To address the housing crisis, the solution seems obvious…

Warren Lewis
4th March 2020
Paul Howells 631

A great deal of pressure has been placed on Chancellor Rushi Sunak. As the successor to Sajid Javid, Chancellor Sunak is now charged with the delivering the government’s first major fiscal announcement in quite some time.

A great deal of pressure has been placed on Chancellor Rushi Sunak. As the successor to Sajid Javid, Chancellor Sunak is now charged with the delivering the government’s first major fiscal announcement in quite some time. With so many potential reforms on the table, it is difficult to know just what to expect in the 2020 Spring Budget on 11th March.

Of all the issues in need of attention, property simply cannot be overlooked. Whether it be reforms to the regulatory measures governing the buy-to-let market, or incentives to promote the construction of new-build properties, action is clearly warranted to address challenges facing homebuyers, home sellers and property investors - not to mention private renters.

The imbalance between housing supply and demand is a serious issue – you could even argue that the majority of challenges concerning the property market are related to this core imbalance. Yet the government’s response to the housing crisis has been questionable. New house building targets are constantly being set, but with no clear direction as to how these will be met, one cannot help but feel as though such announcements lack any real substance.

Increasing the housing supply by promoting the construction of new builds is not the issue. Rather, it is ensuring the obstacles that are currently preventing construction firms from taking on and completing new build projects are effectively addressed.

What are the challenges facing construction firms?

There are two that come to mind. The first has to do with a skills shortage. Employers in the UK are finding it difficult to recruit skilled staff with the relevant qualifications and experience, and this is happening at a time when there is no shortage of projects. Brexit has also made things slightly more complicated in terms of both hiring European workers and importing materials from the European Union. Hopefully, Chancellor Sunak realises the extent of this problem and introduces reform that fosters and grows a skilled workforce.

The second has to do with access to finance. At the moment, over half (57%) of SME developers have cited access to finance as one of the biggest obstacles they face. Put simply, they are not able to source and arrange the finance needed to begin a project in time, resulting in projects falling through before they have even begun. The unfortunate reality is that most high street lenders simply do not understand the nature of construction projects and adhere to stringent lending measures when assessing applications.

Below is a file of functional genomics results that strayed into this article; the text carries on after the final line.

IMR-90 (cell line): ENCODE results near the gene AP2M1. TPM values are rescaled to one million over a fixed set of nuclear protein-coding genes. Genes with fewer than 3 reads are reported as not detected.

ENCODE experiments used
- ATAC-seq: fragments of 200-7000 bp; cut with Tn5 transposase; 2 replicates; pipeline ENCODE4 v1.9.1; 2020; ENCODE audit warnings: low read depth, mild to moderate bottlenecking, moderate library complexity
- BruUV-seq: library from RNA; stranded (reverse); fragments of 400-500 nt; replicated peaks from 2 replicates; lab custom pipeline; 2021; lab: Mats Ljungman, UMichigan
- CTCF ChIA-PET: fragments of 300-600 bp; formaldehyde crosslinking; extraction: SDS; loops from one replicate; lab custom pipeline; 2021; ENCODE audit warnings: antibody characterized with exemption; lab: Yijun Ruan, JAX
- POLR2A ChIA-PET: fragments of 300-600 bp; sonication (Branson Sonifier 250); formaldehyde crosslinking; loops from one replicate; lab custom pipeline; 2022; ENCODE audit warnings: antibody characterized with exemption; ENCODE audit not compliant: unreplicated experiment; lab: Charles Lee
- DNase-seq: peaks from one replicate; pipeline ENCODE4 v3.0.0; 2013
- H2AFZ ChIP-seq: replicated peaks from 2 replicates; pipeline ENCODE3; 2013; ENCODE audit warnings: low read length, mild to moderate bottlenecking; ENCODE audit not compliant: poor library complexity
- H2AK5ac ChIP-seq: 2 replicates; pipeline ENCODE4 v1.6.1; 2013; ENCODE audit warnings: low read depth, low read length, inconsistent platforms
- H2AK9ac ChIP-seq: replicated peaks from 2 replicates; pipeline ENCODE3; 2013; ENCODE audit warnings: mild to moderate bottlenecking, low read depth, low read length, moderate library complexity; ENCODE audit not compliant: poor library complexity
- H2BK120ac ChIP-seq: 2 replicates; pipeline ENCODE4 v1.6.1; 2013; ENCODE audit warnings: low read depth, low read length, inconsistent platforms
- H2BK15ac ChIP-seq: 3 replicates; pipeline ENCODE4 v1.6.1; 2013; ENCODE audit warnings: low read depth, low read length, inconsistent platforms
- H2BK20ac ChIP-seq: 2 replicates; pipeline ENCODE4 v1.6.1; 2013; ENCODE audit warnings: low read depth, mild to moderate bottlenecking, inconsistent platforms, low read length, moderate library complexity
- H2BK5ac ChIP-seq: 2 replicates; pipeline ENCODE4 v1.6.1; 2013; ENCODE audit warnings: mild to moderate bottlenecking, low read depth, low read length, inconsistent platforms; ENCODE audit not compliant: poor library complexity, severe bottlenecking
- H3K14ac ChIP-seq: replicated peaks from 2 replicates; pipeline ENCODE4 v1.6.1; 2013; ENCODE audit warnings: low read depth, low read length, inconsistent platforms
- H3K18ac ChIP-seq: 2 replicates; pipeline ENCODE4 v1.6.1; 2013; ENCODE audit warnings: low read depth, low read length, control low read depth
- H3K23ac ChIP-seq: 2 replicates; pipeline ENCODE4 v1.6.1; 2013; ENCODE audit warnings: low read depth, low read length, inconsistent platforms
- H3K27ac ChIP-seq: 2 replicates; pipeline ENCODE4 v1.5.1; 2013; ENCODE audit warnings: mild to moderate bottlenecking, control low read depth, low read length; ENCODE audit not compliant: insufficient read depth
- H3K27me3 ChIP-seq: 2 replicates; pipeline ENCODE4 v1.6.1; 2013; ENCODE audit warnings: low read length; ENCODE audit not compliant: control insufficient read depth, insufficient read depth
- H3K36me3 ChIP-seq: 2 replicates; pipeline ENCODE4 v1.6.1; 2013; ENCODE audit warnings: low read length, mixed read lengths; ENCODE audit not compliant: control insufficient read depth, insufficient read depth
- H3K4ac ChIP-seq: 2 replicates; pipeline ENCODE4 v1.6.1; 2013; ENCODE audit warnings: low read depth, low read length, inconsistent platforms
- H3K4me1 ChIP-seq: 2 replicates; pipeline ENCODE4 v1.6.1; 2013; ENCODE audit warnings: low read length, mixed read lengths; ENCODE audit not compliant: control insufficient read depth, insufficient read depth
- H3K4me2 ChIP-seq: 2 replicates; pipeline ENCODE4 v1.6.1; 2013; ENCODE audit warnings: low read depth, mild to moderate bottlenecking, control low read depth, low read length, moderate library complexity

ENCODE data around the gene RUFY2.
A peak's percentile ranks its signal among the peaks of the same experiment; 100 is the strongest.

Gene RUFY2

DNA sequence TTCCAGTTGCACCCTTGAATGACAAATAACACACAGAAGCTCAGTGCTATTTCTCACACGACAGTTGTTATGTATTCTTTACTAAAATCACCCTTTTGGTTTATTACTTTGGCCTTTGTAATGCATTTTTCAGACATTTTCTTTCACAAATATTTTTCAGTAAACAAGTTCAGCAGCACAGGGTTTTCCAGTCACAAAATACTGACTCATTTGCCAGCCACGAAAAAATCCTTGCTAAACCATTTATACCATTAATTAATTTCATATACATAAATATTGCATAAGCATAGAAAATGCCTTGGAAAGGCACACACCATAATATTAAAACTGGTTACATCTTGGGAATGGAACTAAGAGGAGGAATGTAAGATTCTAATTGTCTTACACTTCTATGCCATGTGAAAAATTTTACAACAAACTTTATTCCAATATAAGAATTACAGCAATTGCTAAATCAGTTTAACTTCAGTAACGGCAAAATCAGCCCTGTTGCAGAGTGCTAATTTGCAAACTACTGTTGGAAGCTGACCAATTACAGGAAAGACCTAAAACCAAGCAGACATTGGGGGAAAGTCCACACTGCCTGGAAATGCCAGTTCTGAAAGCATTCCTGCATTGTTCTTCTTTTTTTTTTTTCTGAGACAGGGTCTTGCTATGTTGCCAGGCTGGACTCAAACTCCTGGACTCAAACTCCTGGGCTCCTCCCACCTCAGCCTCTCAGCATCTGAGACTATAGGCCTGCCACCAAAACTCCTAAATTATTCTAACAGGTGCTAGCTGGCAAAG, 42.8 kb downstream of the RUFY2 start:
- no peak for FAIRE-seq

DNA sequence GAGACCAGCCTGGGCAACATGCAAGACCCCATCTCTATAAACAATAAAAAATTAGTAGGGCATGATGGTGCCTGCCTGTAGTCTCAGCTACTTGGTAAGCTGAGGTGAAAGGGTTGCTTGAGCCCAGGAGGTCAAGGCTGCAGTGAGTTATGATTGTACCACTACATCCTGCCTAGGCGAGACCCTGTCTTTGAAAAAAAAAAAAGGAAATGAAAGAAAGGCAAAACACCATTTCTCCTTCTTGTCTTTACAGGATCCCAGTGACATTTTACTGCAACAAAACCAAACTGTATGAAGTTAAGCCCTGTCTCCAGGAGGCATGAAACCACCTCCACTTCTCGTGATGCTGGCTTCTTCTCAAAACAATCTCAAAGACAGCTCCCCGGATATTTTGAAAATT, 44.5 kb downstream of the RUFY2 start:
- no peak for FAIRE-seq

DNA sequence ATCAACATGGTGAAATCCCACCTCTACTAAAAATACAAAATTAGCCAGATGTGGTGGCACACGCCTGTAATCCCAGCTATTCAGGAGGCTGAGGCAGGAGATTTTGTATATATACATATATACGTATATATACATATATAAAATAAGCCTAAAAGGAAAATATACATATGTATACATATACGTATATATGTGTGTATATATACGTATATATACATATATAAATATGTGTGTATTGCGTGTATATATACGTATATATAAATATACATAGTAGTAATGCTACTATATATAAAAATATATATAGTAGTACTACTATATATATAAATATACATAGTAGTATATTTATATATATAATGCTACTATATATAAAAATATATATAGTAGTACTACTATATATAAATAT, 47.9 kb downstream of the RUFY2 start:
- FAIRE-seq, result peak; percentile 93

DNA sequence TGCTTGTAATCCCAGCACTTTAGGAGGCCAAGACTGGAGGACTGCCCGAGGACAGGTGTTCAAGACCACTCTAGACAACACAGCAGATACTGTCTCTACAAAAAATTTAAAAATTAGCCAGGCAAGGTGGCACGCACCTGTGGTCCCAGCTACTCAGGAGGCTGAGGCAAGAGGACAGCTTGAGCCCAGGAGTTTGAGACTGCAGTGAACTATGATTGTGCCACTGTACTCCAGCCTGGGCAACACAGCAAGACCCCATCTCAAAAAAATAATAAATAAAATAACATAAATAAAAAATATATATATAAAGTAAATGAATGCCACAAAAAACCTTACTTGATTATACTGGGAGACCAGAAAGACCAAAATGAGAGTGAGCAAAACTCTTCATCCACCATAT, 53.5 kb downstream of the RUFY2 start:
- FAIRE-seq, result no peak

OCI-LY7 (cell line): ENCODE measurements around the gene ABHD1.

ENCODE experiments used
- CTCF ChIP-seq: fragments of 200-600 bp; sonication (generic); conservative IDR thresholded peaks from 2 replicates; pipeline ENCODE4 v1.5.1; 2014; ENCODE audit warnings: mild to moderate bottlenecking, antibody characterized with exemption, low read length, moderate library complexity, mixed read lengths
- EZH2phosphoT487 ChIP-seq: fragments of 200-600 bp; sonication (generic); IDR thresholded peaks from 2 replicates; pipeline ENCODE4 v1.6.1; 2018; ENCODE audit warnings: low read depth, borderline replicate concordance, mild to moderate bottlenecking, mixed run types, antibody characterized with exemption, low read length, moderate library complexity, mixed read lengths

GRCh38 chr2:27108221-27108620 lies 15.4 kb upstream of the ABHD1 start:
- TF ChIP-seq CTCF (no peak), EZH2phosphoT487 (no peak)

Where can construction firms turn for finance?

To address the housing crisis and support the construction of new-builds, the government needs to recognise property development finance as part of any solution. In short, property development finance is a form of short-term funding – often fueled through private investment – that is given to property developers. For businesses, it provides important, fast access to development capital to fund a project; while for investors, there is the potential to earn competitive returns over a set period – an appealing factor in today’s low-interest rate environment.

It is classed as an alternative form of finance due to the fact that a development finance firm arranges the funding by sourcing private investors. They can also look to heritage and challenger banks should they need to secure senior debt for a particular project. What’s more, with ongoing measures being introduced to govern the buy-to-let market, investors interested in bricks and mortar are looking to new ways to invest in property.

A survey by Accumulate Capital recently revealed that over a fifth of landlords (21%) are considering alternative property investment avenues like debt investment and development finance. These alternative investment avenues ensure investors can harness the value of bricks and mortar but without having to worry about managing a property portfolio or conforming to buy-to-let regulations.

Property development finance is ideally suited to support the needs of investors and construction firms. If properly leveraged and promoted, it could play a vital role in supporting the finance needs of construction firms, and in turn provide the funding needed to address the housing crisis. Incentives that promote awareness of property development finance is clearly warranted, alongside measures that support the needs of property development firms.

Let’s hope any proposed strategy to address the housing crisis does not overlook property development finance.

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